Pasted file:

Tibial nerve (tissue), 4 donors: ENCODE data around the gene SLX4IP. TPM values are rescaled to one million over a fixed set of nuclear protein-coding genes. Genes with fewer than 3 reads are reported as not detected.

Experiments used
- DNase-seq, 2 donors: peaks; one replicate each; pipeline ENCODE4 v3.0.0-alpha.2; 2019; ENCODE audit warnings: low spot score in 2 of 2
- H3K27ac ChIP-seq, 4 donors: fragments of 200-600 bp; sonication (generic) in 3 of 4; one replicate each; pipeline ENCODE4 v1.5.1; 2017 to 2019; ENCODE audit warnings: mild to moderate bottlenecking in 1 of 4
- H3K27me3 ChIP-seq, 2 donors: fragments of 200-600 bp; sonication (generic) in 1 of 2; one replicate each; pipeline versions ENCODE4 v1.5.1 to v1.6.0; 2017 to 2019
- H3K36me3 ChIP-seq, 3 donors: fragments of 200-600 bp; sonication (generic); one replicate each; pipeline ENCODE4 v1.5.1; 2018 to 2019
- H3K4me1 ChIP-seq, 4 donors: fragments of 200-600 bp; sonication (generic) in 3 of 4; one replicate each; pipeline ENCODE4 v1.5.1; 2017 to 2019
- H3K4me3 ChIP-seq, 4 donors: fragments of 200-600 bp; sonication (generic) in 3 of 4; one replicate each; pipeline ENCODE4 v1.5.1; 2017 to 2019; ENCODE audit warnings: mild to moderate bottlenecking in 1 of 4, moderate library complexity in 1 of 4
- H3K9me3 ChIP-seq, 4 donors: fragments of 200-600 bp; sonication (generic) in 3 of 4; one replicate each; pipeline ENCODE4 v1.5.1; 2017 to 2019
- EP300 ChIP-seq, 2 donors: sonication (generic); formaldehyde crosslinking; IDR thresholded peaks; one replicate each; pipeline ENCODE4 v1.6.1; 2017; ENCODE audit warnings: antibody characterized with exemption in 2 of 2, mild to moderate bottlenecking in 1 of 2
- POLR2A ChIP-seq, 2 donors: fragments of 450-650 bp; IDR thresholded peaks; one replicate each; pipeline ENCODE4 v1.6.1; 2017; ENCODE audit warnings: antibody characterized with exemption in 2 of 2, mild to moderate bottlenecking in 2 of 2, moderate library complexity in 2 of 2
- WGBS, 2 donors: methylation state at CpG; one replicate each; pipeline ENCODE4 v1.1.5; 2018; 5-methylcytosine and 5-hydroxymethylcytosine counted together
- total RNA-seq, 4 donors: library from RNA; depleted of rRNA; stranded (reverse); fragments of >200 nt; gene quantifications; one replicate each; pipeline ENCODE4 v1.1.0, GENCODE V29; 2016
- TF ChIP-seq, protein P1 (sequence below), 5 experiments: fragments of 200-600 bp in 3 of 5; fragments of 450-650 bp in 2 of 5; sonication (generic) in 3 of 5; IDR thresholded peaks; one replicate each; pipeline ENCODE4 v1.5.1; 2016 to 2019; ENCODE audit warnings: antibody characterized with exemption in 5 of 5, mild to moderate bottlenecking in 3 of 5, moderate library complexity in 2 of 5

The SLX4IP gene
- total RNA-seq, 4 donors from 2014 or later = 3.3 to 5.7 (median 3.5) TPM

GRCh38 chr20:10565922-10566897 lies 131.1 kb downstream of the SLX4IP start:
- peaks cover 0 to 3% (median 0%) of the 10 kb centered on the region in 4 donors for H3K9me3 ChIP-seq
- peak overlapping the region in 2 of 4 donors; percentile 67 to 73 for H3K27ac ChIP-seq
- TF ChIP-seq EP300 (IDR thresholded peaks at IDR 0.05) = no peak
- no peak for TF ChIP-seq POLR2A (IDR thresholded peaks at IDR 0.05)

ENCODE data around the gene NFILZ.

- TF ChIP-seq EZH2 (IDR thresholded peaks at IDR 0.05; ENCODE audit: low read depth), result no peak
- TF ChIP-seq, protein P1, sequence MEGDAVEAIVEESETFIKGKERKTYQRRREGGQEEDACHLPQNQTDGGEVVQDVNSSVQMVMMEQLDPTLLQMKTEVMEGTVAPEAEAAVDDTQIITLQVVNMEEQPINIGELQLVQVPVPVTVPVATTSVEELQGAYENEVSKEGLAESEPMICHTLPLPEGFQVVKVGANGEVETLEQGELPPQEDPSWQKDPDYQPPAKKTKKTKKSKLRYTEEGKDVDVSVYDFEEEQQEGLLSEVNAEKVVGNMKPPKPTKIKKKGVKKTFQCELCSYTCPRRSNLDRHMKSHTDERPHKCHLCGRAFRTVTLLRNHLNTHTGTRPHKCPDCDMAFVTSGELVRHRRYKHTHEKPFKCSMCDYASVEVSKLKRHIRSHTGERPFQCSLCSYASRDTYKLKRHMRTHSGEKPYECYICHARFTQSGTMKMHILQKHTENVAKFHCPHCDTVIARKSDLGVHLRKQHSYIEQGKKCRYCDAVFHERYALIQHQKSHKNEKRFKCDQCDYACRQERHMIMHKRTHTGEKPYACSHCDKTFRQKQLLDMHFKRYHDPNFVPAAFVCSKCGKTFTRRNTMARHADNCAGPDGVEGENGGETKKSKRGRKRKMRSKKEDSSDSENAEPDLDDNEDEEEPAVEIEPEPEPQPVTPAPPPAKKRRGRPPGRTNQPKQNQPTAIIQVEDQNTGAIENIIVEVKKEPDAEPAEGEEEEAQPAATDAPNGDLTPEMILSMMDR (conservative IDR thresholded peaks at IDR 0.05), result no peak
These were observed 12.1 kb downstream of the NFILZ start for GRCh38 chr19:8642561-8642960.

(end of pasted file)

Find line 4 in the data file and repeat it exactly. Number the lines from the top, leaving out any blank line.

- H3K27ac ChIP-seq, 4 donors: fragments of 200-600 bp; sonication (generic) in 3 of 4; one replicate each; pipeline ENCODE4 v1.5.1; 2017 to 2019; ENCODE audit warnings: mild to moderate bottlenecking in 1 of 4